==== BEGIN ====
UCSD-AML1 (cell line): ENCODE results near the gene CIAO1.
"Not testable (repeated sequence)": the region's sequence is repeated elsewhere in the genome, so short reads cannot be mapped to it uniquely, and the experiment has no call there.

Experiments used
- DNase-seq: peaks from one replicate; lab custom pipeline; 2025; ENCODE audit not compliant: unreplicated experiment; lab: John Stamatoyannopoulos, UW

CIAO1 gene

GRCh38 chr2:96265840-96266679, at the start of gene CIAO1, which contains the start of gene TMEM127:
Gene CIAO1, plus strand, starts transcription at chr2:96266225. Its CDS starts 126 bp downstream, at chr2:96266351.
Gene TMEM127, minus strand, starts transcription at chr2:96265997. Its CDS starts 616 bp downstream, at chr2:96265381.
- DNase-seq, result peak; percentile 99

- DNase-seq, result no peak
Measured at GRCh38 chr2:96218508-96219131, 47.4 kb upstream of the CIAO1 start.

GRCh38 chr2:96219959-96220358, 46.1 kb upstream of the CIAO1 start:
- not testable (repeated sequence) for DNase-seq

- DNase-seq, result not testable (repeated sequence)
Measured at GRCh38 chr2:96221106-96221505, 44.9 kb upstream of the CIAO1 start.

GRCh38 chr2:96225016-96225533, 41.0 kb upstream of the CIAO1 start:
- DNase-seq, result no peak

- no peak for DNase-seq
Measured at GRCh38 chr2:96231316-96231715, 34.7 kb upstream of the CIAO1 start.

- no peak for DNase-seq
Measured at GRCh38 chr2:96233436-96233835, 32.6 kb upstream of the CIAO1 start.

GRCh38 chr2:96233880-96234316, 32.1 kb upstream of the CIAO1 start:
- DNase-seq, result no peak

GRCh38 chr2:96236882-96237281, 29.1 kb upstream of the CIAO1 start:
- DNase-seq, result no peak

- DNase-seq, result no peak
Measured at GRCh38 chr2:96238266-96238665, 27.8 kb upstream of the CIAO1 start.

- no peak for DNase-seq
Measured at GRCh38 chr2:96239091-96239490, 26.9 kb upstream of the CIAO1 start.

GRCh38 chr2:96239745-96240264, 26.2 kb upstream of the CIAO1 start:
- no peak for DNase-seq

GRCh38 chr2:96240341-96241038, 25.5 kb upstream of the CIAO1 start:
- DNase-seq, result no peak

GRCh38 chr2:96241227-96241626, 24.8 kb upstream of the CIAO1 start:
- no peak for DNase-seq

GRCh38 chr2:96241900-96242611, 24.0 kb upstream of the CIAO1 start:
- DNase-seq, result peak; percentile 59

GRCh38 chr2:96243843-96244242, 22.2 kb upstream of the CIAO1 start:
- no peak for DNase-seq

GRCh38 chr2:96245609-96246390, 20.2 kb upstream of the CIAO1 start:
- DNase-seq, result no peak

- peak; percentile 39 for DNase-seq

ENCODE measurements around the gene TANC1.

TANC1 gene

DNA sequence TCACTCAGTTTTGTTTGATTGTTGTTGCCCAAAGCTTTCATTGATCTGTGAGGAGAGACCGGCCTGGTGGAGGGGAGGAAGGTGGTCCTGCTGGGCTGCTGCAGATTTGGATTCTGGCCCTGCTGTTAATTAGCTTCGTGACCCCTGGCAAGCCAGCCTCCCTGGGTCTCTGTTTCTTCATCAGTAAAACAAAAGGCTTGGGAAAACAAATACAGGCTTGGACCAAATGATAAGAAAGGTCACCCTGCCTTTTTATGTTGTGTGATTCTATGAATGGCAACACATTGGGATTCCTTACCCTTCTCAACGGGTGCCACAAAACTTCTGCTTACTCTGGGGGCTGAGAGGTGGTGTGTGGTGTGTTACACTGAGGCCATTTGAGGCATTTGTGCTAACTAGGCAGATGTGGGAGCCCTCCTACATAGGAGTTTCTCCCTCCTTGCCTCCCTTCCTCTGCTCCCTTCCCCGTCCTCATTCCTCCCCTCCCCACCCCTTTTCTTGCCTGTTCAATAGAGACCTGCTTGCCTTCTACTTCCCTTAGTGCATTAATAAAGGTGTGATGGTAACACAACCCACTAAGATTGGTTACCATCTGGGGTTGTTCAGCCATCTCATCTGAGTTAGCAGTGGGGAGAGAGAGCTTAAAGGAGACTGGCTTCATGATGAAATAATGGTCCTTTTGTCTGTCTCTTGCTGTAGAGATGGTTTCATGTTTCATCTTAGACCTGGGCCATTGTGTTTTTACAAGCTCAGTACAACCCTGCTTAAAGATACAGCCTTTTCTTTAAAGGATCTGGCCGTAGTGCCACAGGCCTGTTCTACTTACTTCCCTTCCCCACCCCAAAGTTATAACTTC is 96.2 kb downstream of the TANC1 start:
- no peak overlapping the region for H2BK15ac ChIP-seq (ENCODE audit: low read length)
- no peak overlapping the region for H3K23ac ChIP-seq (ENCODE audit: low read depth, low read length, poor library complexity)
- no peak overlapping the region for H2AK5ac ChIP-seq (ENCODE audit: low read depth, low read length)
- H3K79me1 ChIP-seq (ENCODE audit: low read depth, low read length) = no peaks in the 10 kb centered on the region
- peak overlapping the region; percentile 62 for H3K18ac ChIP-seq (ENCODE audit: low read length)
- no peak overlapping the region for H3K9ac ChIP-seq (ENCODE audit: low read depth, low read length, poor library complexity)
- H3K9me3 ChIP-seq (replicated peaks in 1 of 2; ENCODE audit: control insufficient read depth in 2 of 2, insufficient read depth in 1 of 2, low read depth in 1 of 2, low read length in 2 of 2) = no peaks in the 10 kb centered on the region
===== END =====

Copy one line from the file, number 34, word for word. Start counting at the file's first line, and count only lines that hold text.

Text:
GRCh38 chr2:96241227-96241626, 24.8 kb upstream of the CIAO1 start: